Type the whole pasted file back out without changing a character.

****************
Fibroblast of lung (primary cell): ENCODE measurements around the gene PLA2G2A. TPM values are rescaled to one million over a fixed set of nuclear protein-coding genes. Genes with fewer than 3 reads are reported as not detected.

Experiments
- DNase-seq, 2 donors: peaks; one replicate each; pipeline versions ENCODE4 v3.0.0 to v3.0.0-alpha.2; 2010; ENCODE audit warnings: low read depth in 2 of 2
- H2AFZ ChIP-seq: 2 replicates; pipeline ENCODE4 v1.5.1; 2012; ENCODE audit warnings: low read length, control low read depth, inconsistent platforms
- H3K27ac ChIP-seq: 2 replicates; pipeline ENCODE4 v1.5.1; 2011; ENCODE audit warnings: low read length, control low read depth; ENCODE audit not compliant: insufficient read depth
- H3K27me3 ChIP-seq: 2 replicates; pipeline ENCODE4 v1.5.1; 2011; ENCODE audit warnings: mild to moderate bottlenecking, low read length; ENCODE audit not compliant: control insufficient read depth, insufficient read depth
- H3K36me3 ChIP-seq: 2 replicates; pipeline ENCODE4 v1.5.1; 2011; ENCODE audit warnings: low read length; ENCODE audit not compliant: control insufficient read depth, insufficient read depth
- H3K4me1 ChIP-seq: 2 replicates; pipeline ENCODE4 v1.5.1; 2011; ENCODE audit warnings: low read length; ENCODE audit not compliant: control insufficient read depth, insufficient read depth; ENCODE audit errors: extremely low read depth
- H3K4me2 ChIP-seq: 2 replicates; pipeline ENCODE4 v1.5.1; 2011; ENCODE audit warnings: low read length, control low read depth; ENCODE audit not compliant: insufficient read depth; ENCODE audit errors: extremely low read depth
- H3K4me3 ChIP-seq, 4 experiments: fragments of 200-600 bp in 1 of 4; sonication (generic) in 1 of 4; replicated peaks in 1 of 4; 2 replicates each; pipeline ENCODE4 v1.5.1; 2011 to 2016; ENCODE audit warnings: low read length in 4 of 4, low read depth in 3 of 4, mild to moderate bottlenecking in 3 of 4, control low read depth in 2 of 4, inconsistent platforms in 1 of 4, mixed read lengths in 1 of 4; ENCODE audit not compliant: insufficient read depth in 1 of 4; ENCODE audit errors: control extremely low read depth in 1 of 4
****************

Fibroblast of lung (primary cell): ENCODE measurements around the gene PLA2G2A. TPM values are rescaled to one million over a fixed set of nuclear protein-coding genes. Genes with fewer than 3 reads are reported as not detected.

Experiments
- DNase-seq, 2 donors: peaks; one replicate each; pipeline versions ENCODE4 v3.0.0 to v3.0.0-alpha.2; 2010; ENCODE audit warnings: low read depth in 2 of 2
- H2AFZ ChIP-seq: 2 replicates; pipeline ENCODE4 v1.5.1; 2012; ENCODE audit warnings: low read length, control low read depth, inconsistent platforms
- H3K27ac ChIP-seq: 2 replicates; pipeline ENCODE4 v1.5.1; 2011; ENCODE audit warnings: low read length, control low read depth; ENCODE audit not compliant: insufficient read depth
- H3K27me3 ChIP-seq: 2 replicates; pipeline ENCODE4 v1.5.1; 2011; ENCODE audit warnings: mild to moderate bottlenecking, low read length; ENCODE audit not compliant: control insufficient read depth, insufficient read depth
- H3K36me3 ChIP-seq: 2 replicates; pipeline ENCODE4 v1.5.1; 2011; ENCODE audit warnings: low read length; ENCODE audit not compliant: control insufficient read depth, insufficient read depth
- H3K4me1 ChIP-seq: 2 replicates; pipeline ENCODE4 v1.5.1; 2011; ENCODE audit warnings: low read length; ENCODE audit not compliant: control insufficient read depth, insufficient read depth; ENCODE audit errors: extremely low read depth
- H3K4me2 ChIP-seq: 2 replicates; pipeline ENCODE4 v1.5.1; 2011; ENCODE audit warnings: low read length, control low read depth; ENCODE audit not compliant: insufficient read depth; ENCODE audit errors: extremely low read depth
- H3K4me3 ChIP-seq, 4 experiments: fragments of 200-600 bp in 1 of 4; sonication (generic) in 1 of 4; replicated peaks in 1 of 4; 2 replicates each; pipeline ENCODE4 v1.5.1; 2011 to 2016; ENCODE audit warnings: low read length in 4 of 4, low read depth in 3 of 4, mild to moderate bottlenecking in 3 of 4, control low read depth in 2 of 4, inconsistent platforms in 1 of 4, mixed read lengths in 1 of 4; ENCODE audit not compliant: insufficient read depth in 1 of 4; ENCODE audit errors: control extremely low read depth in 1 of 4